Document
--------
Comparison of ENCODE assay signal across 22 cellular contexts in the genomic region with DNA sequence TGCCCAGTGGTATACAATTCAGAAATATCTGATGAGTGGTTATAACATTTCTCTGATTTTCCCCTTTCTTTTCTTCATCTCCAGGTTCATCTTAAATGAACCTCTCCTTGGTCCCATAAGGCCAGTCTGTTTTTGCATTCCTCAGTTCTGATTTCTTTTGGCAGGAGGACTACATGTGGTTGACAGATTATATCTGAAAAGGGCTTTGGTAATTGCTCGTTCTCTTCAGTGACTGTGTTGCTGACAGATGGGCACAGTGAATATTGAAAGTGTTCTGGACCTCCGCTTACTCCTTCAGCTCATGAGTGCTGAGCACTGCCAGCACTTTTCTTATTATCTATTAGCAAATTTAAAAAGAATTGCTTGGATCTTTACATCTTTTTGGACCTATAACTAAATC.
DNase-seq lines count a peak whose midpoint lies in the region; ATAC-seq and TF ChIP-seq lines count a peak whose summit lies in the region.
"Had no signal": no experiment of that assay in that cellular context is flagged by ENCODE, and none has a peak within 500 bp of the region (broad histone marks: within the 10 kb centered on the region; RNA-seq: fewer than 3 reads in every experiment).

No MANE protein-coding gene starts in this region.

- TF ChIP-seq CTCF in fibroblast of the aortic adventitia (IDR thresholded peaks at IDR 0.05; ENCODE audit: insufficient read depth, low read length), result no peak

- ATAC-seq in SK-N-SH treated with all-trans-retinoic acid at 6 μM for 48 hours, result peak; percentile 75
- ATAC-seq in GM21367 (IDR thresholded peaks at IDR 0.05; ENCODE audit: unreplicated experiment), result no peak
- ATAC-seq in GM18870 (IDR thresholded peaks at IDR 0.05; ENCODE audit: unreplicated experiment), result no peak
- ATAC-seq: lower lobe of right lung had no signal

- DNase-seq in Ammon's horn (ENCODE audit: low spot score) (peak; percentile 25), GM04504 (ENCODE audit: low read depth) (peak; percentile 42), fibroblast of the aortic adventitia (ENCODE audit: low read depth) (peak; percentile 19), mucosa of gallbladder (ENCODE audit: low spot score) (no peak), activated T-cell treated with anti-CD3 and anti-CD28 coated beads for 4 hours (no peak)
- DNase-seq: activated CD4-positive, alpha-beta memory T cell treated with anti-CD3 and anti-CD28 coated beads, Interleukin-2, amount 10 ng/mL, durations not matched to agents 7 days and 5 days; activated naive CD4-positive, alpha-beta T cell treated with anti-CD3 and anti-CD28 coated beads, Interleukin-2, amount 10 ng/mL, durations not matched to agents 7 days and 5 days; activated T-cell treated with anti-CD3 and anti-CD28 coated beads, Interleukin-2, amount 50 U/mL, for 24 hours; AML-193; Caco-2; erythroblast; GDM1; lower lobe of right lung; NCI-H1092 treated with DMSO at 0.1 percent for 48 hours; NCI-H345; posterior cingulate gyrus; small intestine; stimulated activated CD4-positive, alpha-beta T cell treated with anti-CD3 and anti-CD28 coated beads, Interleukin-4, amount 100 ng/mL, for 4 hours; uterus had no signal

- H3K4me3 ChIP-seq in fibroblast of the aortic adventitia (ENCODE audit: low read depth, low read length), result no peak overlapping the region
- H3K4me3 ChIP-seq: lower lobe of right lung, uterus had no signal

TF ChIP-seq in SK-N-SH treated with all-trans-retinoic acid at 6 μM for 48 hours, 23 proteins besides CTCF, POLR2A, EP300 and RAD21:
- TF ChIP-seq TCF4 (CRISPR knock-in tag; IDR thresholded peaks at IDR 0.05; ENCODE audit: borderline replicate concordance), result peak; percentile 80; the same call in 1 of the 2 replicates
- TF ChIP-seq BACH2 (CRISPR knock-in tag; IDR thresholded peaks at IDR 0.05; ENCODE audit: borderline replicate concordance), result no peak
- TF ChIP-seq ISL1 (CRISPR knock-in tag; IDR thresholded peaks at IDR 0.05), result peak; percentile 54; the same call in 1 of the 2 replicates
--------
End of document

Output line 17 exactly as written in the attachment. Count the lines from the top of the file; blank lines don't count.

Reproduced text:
- TF ChIP-seq ISL1 (CRISPR knock-in tag; IDR thresholded peaks at IDR 0.05), result peak; percentile 54; the same call in 1 of the 2 replicates